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anonymous

  • one year ago

Help with radicals

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  1. anonymous
    • one year ago
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    |dw:1434332461177:dw|

  2. anonymous
    • one year ago
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    thats a 12 btw

  3. anonymous
    • one year ago
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    @LeibyStrauss @UsukiDoll

  4. anonymous
    • one year ago
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    @Nnesha

  5. anonymous
    • one year ago
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    @badmood @puppylover0617

  6. anonymous
    • one year ago
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    How can you factor \[\sqrt{4x+12}\] so that it is simplified?

  7. anonymous
    • one year ago
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    @LeibyStrauss rad2x+4*3?

  8. anonymous
    • one year ago
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    Solve the following \[\frac{ \sqrt{4x} }{ 4 } + \frac{ \sqrt{12} }{ 4 }\]

  9. anonymous
    • one year ago
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    @LeibyStrauss 2x/4+4*3/4?

  10. anonymous
    • one year ago
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    I don't know where your getting the 2x from. You may have the correct answer, but I'm not understanding what is written. What is 4/4 What is 12/4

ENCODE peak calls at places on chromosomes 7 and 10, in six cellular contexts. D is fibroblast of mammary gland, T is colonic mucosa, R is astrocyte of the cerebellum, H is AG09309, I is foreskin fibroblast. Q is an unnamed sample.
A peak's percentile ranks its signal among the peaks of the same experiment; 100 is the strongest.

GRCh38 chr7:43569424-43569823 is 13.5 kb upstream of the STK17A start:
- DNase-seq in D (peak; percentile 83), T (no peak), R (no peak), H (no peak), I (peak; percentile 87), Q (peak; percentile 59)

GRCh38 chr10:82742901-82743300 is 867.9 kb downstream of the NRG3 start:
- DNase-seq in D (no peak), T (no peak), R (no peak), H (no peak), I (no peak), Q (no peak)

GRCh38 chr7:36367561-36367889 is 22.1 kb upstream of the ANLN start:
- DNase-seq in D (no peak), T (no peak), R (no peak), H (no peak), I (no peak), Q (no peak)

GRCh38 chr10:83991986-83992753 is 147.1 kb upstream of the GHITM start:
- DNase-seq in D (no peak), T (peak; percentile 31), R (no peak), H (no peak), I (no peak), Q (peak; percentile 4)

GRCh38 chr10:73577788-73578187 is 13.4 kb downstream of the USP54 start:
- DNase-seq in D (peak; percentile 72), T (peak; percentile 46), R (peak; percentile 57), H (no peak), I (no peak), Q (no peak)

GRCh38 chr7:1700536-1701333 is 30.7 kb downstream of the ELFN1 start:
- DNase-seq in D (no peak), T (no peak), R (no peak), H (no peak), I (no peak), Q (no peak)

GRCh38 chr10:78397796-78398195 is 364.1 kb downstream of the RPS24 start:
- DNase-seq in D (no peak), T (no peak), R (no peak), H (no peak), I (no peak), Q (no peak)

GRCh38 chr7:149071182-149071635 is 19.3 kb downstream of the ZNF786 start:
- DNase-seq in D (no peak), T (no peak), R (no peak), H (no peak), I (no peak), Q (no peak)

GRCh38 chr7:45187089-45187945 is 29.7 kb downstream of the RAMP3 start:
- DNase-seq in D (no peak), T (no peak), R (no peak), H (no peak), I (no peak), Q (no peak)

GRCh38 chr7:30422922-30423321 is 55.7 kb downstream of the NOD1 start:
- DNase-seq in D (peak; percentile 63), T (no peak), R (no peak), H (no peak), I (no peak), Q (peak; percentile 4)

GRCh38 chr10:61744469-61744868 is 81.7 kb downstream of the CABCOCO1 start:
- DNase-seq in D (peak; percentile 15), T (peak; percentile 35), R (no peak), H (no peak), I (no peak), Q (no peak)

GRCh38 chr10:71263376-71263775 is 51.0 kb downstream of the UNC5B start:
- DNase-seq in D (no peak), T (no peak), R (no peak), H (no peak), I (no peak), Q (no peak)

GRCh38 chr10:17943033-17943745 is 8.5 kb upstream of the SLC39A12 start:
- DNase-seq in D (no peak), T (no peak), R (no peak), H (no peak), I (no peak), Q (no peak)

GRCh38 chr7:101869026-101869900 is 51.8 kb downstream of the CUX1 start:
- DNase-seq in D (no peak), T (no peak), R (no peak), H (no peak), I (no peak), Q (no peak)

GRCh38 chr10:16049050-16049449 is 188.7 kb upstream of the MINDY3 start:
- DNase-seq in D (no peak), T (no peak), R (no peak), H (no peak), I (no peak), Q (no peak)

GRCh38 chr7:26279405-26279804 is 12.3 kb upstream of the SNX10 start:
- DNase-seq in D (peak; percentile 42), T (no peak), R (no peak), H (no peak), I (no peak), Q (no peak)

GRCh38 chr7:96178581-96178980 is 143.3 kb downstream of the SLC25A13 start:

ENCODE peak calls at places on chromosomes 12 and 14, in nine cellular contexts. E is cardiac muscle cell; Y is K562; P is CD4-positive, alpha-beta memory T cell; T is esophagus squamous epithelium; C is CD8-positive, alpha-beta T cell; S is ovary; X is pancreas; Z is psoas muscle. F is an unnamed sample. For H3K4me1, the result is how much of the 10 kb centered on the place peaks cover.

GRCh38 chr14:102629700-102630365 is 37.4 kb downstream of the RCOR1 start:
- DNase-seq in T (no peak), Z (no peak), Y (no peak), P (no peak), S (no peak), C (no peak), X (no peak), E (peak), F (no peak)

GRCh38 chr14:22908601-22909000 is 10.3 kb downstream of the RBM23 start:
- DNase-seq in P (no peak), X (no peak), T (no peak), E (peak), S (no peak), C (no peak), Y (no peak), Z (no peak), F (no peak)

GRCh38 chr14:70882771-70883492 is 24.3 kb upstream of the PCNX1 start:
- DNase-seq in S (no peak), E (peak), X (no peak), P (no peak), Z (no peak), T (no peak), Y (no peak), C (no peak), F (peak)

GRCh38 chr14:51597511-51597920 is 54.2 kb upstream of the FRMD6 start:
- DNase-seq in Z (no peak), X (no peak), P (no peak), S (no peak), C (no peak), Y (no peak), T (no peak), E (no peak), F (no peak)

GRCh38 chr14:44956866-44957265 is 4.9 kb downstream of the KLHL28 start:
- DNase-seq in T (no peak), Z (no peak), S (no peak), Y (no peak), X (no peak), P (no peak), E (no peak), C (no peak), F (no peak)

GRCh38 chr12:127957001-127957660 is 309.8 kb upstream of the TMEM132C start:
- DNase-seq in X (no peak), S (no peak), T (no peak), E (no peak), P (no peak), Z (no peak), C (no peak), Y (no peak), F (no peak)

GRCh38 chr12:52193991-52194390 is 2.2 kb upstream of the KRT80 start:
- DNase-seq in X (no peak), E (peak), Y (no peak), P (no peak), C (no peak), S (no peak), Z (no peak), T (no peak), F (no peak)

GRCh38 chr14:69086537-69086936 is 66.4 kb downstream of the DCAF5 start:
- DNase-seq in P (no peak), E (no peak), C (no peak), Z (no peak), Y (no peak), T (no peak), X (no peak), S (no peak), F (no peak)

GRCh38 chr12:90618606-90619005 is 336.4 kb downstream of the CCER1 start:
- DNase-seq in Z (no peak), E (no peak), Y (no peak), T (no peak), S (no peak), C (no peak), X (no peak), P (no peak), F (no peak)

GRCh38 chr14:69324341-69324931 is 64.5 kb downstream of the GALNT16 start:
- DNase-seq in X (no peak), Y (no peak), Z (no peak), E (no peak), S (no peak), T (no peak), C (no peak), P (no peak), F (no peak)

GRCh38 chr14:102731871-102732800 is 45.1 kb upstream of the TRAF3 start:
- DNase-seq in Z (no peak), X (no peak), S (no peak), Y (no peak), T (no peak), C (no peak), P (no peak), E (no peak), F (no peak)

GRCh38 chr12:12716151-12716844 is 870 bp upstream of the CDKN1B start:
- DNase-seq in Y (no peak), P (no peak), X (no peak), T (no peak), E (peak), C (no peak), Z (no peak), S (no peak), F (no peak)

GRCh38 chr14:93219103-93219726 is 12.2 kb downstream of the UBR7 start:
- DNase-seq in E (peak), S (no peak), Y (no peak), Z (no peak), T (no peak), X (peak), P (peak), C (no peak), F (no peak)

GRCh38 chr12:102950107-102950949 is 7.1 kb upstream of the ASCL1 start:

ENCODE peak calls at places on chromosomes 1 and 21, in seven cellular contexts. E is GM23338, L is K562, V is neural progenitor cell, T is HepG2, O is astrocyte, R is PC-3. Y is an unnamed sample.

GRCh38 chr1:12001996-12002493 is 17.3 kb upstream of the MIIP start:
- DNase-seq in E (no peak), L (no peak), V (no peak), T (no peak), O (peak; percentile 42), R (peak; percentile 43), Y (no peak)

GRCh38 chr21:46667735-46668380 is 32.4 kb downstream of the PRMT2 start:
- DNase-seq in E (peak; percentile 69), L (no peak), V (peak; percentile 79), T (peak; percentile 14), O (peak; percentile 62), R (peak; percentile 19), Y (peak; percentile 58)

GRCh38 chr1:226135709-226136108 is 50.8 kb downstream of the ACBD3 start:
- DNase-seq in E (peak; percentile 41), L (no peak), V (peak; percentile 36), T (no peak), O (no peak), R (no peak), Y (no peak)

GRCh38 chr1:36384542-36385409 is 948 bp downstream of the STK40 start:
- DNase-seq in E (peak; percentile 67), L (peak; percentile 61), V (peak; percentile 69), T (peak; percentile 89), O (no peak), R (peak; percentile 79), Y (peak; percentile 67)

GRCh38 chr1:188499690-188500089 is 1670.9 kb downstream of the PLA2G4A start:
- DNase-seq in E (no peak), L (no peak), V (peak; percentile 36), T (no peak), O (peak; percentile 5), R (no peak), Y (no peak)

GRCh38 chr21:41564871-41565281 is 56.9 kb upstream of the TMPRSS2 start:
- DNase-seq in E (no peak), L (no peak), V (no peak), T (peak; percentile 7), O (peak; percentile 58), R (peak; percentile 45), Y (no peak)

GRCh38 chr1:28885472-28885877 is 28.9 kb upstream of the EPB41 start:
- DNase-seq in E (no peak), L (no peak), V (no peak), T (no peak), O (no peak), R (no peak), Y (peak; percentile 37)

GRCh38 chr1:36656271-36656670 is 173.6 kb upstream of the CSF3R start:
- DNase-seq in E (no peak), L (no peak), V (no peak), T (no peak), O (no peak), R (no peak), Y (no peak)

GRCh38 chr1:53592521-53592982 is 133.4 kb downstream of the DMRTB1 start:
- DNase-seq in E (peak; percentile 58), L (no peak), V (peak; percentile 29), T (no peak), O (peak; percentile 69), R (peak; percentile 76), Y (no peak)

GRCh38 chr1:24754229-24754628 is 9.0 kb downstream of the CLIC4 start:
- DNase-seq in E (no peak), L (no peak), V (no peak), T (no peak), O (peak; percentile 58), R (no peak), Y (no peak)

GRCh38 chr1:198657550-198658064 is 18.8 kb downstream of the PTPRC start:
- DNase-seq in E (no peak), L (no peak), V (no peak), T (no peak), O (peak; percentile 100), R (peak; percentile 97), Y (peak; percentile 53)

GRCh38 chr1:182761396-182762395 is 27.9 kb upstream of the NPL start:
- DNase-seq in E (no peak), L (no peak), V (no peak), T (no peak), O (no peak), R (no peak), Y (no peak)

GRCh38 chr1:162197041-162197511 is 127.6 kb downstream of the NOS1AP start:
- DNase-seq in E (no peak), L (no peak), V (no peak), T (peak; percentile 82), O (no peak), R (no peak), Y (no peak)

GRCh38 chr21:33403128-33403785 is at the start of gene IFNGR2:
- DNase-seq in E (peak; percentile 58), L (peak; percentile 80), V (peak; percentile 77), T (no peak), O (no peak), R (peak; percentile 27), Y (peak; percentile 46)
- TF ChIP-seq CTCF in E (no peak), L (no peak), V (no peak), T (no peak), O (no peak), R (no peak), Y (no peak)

11. anonymous
    • one year ago
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    @LeibyStrauss 1 3

  12. anonymous
    • one year ago
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    1,3

  13. anonymous
    • one year ago
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    @tysonw do you know how to factor (4x + 12)

  14. anonymous
    • one year ago
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    Good. How would you re-write Peachpi's example with 1x + 3 in parenthesis but has the same value as 4x + 12?

  15. anonymous
    • one year ago
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    @LeibyStrauss I HAVE NO IDEA CAN YOU SHOW LOL

  16. anonymous
    • one year ago
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    sorry for the caps

  17. anonymous
    • one year ago
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    |dw:1434335668717:dw|

  18. anonymous
    • one year ago
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    \[4(x+3)\] x is the same as 1x so 4*1x or 4*x = 4x and 4*3 =12 Re-write the radical equation in the same format. For example \[\sqrt{4x +16} = 4\sqrt{x +4}\]

  19. anonymous
    • one year ago
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    4(x+3)?

  20. anonymous
    • one year ago
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    yes

  21. anonymous
    • one year ago
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    You are correct!

  22. anonymous
    • one year ago
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    |dw:1434335919961:dw|

  23. anonymous
    • one year ago
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    2

  24. anonymous
    • one year ago
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    I think you meant to write 4 without the radical

  25. anonymous
    • one year ago
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    It should be \[4\sqrt{x+3}+\sqrt{x+3}\] Nod you need to combine like terms

  26. anonymous
    • one year ago
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    So you have \[2 \sqrt{x+3}+1\sqrt{x+3}\] You can treat \[\sqrt{x+3}\] as a variable, so they combine

  27. anonymous
    • one year ago
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    @LeibyStrauss no you have to take the square root of the 4 because it's under the radical

  28. anonymous
    • one year ago
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    @peachpi @LeibyStrauss Ok thanks!

  29. anonymous
    • one year ago
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    I stand corrected. So the correct way is \[\sqrt{4(x+3)}= 2\sqrt{x+3}\]

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